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PG&E Cited for Using Massive ‘Wirsaw’ in Bay Area Park

Pacific Gas & Electric Co. has been cited after it used a huge “wire saw,” made up of eight whirring blades suspended from a helicopter, to prune trees without warning in a San Mateo County park this winter.

The California Department of Forestry and Fire Protection issued the utility giant a Notice of Violation dated Dec. 16, 2021, for carrying out work without permission along a transmission line in Wunderlich Park.

This is one of 17 such violations Cal Fire’s San Mateo-Santa Cruz unit has inflicted on PG&E and its contractors since October 2020 for violating the company’s Public Resources Code. state, said Richard Sampson, a Cal Fire forest practices inspector who is investigating The Utility.

During a Dec. 15 inspection, Sampson observed “numerous” branches ranging from 2 to 8 inches in circumference that were cut by the overhead saw and dropped from 150 feet above, according to the violation notice. .

“No trail or area closures have been placed or any signs posted to keep the public away from the area as they would have if the county was aware of the operation,” Sampson wrote in the statement. ‘opinion.

PG&E admitted that its contractor mistakenly extended the use of the overhead saw for several hundred feet in Wunderlich Park while it was being used on adjacent private property, but denied that it endangered anyone. . Only the limbs have been pruned; no trees were felled, said PG&E spokeswoman Deanna Contreras.

“Ground crews preceded and followed the route (and were in constant communication with the pilot) of the overhead saw, so there were no safety issues related to pruning on park property, and the public was in no danger at any time,” Contreras said in an email.

Additionally, she said, making sure trees don’t touch power lines “is critical to maintaining safe and reliable electrical service.”

A fallen tree in one of PG&E’s power lines west of Cresta Dam sparked the massive Dixie Fire last year, ultimately destroying more than 960,000 acres in five northern California counties as it was burning across the Sierra Nevada, state investigators found.

PG&E introduced the heli-saw in a press release in early February as a new vegetation management tool to reduce wildfire risk. In the release, written by Contreras, the saw is described as “a safe and effective way to prune trees” in hard-to-reach areas, such as snowy or muddy areas that might be difficult to access in a vehicle. .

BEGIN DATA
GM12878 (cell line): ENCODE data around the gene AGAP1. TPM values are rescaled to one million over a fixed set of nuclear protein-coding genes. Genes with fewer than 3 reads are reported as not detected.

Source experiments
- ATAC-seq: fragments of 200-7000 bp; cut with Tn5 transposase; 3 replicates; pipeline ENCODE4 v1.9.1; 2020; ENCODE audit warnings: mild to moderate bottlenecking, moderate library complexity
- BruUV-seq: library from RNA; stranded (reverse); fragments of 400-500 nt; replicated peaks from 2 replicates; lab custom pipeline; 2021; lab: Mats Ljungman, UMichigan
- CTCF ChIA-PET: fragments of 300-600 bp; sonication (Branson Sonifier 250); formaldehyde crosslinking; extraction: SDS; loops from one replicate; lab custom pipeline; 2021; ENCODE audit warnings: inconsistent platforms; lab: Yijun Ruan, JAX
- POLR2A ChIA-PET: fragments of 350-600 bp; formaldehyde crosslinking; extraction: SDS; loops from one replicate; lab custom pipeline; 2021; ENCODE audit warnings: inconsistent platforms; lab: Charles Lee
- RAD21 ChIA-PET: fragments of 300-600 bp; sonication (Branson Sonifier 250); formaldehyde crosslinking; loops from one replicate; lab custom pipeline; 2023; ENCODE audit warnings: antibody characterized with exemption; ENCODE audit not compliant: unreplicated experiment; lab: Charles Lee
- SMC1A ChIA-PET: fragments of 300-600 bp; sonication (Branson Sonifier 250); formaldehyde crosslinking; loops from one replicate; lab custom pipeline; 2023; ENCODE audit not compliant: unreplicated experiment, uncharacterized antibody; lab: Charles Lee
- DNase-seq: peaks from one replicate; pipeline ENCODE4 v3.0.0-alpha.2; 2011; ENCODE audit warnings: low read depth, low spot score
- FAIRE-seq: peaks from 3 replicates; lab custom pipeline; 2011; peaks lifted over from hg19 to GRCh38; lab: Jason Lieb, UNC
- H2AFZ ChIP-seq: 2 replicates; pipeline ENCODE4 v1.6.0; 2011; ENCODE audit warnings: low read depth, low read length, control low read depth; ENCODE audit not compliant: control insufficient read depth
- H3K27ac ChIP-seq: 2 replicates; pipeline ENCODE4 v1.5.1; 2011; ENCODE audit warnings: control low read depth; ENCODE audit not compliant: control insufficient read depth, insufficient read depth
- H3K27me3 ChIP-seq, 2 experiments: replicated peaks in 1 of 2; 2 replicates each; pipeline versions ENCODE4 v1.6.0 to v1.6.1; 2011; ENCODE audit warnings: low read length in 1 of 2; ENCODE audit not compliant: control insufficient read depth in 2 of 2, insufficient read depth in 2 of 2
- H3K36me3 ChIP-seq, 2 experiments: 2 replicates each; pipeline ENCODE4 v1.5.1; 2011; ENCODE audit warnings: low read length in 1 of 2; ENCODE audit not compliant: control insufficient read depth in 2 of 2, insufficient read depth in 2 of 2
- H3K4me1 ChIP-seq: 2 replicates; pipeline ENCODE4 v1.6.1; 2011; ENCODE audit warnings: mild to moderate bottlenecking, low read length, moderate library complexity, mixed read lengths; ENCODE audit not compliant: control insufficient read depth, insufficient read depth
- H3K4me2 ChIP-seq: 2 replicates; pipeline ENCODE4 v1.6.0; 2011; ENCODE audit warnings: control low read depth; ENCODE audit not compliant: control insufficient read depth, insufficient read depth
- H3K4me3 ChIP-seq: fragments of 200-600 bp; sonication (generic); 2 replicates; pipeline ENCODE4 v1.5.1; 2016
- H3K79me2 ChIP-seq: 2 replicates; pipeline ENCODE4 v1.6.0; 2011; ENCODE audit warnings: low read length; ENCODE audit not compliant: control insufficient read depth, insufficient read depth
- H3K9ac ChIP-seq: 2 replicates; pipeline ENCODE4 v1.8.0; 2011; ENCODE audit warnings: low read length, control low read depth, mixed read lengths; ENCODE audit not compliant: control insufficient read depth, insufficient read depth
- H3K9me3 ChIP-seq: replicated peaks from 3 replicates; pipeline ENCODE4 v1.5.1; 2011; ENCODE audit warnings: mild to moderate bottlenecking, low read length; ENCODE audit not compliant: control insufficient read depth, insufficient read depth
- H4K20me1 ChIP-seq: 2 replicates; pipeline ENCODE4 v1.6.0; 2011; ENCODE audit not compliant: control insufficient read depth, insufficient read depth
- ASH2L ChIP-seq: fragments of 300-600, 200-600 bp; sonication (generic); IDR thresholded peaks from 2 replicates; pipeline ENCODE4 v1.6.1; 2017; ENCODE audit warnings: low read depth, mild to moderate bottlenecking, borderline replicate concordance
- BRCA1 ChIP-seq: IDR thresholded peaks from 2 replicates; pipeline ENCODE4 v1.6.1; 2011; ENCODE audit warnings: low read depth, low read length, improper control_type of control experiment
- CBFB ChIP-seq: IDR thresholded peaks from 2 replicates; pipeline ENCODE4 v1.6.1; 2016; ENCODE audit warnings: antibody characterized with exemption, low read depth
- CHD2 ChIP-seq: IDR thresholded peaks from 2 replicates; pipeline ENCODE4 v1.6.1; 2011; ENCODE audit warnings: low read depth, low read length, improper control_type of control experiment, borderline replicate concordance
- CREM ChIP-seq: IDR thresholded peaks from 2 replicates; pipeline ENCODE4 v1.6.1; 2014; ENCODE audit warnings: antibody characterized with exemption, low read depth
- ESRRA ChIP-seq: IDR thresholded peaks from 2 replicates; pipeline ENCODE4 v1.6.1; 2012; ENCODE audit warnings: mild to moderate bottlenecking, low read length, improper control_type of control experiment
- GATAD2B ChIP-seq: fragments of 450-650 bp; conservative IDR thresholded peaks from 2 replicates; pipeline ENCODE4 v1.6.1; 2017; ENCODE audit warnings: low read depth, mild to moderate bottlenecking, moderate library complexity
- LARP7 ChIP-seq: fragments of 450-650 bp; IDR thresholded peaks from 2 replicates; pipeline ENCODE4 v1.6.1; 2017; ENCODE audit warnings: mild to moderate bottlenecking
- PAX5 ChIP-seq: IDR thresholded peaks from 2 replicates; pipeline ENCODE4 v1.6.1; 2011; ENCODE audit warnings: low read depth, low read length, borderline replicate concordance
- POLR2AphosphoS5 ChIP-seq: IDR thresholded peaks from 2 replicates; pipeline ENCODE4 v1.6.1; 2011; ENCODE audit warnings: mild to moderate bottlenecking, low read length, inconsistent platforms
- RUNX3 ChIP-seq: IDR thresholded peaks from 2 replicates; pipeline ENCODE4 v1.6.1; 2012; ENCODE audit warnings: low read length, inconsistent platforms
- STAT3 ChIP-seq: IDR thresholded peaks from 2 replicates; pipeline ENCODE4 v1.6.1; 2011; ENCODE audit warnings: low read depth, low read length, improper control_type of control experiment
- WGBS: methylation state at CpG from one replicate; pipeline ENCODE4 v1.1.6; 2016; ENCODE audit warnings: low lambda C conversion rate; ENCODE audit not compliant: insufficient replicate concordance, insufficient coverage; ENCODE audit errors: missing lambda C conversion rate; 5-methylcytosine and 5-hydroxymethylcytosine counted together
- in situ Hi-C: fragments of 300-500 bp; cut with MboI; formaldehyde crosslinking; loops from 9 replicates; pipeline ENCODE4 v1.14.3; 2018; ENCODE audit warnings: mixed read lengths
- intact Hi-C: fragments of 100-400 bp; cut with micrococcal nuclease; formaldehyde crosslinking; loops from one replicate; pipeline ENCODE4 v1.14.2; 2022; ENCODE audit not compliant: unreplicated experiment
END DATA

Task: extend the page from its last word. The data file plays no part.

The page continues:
“A plane on your property with a big machine hanging down is a little scary right off the bat,” a man wearing a shiny safety vest says in a video embedded in the release. “However, it is by far the safest and most comprehensive treatment you could have to completely clear a hold.”

PG&E, Contreras said, is aware of issues raised by Cal Fire and San Mateo County Parks regarding vegetation maintenance work being conducted on a transmission line corridor that falls under Wunderlich, as well as Huddart Park. at Woodside.

The utility is drafting a response to both agencies, she said.

However, a bigger fight could be brewing.

Sampson said Tuesday the utility could face civil or criminal charges for repeated violations in the area related to logging and fire tool rules. He said he wrote a case report detailing the violations, which is being reviewed.

That’s an escalation from the Notice of Violation, which Sampson says is considered the lowest level of enforcement.

The case report, he said, could turn into a civil penalties case or be referred to the district attorney or attorney general.

Contreras said the utility is in discussions with Cal Fire and other state authorities to resolve “the conflicts that exist between PG&E’s state and federal obligations to perform and complete its fire safety work.” required forest fires and CAL Fire’s belief that we must obtain a Harvest Document or Utility Right-of-Way Permit to do so.

The utility’s main concern, she said, is that obtaining the permits would “effectively prohibit or delay” its ability to carry out wildfire mitigation work, such as clearing vegetation.




Los Angeles Times

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